The first step of physically manufacturing a product that has only been available as a design in your head and then on the computer up until this point is prototyping. Prototyping is the process of making a sample of your product. Because prototypes are one-off samples, they cost more to produce than your unit price will when manufacturing in bulk, but they can save you untold amounts of money in the process.
Imagine for a moment if you went ahead with mass producing a part that had a critical structural fault in it. You may waste an entire production run, effectively doubling your per unit cost, as you would need to re-do the whole production run with the structural issue resolved. Prototypes allow you to uncover these sorts of issues early on in the process. It may seem like a waste of money to create one of more iterations of prototypes, but it can potentially save you a large amount in the long run.
Part of the prototyping cost can include having engineers review your prototype to tell you what’s working and what’s not so that you can make changes until it is perfect for full production. Remember that if you miss or forgo this step you might try and mass produce a product which is not physically sound, viable or fit for purpose.
Whether you want to make 10 mugs or 10,000 engine parts, to calculate the total manufacturing cost, you must know how much it costs to make one unit. Total cost is calculated by adding all the resources required to make one finished unit including materials, labor charges and overheads, minus discounts that can be applied for economies of scale.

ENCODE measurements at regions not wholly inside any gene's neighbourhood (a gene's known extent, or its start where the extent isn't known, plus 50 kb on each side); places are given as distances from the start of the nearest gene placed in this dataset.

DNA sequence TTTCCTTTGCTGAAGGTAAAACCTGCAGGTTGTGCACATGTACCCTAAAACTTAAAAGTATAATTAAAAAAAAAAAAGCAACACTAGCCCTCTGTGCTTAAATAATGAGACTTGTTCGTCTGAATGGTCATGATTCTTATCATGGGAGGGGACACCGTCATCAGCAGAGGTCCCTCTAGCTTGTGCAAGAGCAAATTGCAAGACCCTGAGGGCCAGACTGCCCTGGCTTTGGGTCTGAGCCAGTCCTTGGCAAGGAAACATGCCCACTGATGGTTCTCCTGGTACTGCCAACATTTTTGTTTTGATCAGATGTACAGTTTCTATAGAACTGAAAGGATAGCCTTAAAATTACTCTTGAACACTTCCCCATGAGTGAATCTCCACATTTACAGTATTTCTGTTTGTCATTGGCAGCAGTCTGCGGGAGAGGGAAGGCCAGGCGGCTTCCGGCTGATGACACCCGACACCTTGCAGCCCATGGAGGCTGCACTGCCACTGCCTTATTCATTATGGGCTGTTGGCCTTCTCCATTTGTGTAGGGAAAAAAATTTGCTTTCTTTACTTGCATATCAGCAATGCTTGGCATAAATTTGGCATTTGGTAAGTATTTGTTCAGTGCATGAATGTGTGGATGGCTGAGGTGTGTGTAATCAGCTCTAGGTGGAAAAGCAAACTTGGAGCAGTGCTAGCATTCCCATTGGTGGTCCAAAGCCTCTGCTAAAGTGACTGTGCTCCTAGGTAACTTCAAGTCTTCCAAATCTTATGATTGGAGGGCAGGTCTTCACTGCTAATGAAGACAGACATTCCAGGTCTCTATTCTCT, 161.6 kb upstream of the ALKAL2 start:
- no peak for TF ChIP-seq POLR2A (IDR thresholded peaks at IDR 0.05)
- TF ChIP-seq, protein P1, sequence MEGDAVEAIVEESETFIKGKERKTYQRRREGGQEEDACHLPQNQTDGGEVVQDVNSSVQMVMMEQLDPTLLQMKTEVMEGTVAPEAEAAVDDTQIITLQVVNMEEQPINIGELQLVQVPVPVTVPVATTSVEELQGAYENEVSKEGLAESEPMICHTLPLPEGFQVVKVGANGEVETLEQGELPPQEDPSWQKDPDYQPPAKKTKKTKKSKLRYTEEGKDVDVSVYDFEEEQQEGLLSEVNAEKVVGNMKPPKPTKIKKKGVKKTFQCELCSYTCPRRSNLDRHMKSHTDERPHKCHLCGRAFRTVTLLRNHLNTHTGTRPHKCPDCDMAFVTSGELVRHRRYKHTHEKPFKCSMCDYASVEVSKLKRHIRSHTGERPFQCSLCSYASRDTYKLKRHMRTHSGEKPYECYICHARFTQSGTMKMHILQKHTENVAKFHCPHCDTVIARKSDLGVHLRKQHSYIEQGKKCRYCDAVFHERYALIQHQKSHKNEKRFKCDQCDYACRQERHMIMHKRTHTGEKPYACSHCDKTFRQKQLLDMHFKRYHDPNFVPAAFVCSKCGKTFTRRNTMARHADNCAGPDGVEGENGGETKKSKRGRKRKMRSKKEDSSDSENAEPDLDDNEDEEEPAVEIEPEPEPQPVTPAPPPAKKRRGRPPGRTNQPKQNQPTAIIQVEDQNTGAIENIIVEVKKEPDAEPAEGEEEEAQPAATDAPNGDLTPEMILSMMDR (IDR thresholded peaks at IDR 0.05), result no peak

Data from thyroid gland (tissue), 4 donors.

To keep it simple for now however, the basic formula assuming no discounts for large scale production is:
Materials (for prototypes and the finished product itself) + labor (CAD design, wages for factory staff) + overheads (factory rent, equipment purchase and upkeep etc.) = Total manufacturing cost
Direct materials are basically the cost of the inventory, eg. the raw materials used in the manufacturing process minus any materials leftover at the end if they can be re-used in other production processes.
For example, if you spend $10 for the inventory and you are left with $2 worth of excess material at the end of the process that can be re-used or sold back to the factory your unit cost for materials is: $8
Then there is direct labor cost which is this instance are the wages and payroll taxes of the people running the factory where your product is made, the CAD designers who design your product, the project manager who makes all the moving parts work together etc. This may be worked out at a daily or hourly rate depending on the kind of labor you employ. In that case, you also need to calculate units made per hour or day.
Finally, there will be overhead costs which are over and above what you need to produce the product. Things like factory rent, maintenance, depreciation of equipment, etc. all fall in this category. Sometimes, these are also referred to as indirect costs.
All of these factors combine to calculate your total cost per unit, and will be factored together into a cost when getting an estimate on your project from a manufacturer. If the estimated cost is beyond your budget, there are ways to reduce your unit cost including for example:
If all of the above information seems overwhelming and makes you want to give up, don’t!
If you’d like a ballpark figure of how much your project is likely to cost, give us a call on 1-888-202-2052 or fill out our quote request form and we’ll get back to you asap. We can even explain the process and how all the costing is worked out if you’d like.
We look forward to speaking with you!